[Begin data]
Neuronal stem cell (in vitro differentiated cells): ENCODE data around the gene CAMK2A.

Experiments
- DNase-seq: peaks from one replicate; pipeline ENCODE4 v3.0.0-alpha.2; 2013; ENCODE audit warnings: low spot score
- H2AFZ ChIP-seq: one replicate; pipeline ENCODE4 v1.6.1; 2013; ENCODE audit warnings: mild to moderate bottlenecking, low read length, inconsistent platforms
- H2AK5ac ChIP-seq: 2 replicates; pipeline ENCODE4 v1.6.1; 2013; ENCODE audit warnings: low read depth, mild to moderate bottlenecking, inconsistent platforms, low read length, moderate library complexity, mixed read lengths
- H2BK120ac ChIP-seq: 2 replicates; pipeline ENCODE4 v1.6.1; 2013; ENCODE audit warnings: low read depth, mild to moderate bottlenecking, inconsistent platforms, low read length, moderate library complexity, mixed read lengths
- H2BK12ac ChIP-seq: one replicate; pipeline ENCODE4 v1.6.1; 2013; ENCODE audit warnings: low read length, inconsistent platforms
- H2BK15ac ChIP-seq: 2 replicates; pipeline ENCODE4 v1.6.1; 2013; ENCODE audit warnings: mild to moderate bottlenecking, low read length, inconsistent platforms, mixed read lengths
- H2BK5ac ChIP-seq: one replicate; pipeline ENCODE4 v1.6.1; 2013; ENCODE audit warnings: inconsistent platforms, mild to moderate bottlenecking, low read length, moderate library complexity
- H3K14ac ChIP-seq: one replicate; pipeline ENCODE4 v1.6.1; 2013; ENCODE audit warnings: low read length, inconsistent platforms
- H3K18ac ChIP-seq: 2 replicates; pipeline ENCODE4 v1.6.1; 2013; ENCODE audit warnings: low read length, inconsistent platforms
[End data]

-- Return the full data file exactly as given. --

Neuronal stem cell (in vitro differentiated cells): ENCODE data around the gene CAMK2A.

Experiments
- DNase-seq: peaks from one replicate; pipeline ENCODE4 v3.0.0-alpha.2; 2013; ENCODE audit warnings: low spot score
- H2AFZ ChIP-seq: one replicate; pipeline ENCODE4 v1.6.1; 2013; ENCODE audit warnings: mild to moderate bottlenecking, low read length, inconsistent platforms
- H2AK5ac ChIP-seq: 2 replicates; pipeline ENCODE4 v1.6.1; 2013; ENCODE audit warnings: low read depth, mild to moderate bottlenecking, inconsistent platforms, low read length, moderate library complexity, mixed read lengths
- H2BK120ac ChIP-seq: 2 replicates; pipeline ENCODE4 v1.6.1; 2013; ENCODE audit warnings: low read depth, mild to moderate bottlenecking, inconsistent platforms, low read length, moderate library complexity, mixed read lengths
- H2BK12ac ChIP-seq: one replicate; pipeline ENCODE4 v1.6.1; 2013; ENCODE audit warnings: low read length, inconsistent platforms
- H2BK15ac ChIP-seq: 2 replicates; pipeline ENCODE4 v1.6.1; 2013; ENCODE audit warnings: mild to moderate bottlenecking, low read length, inconsistent platforms, mixed read lengths
- H2BK5ac ChIP-seq: one replicate; pipeline ENCODE4 v1.6.1; 2013; ENCODE audit warnings: inconsistent platforms, mild to moderate bottlenecking, low read length, moderate library complexity
- H3K14ac ChIP-seq: one replicate; pipeline ENCODE4 v1.6.1; 2013; ENCODE audit warnings: low read length, inconsistent platforms
- H3K18ac ChIP-seq: 2 replicates; pipeline ENCODE4 v1.6.1; 2013; ENCODE audit warnings: low read length, inconsistent platforms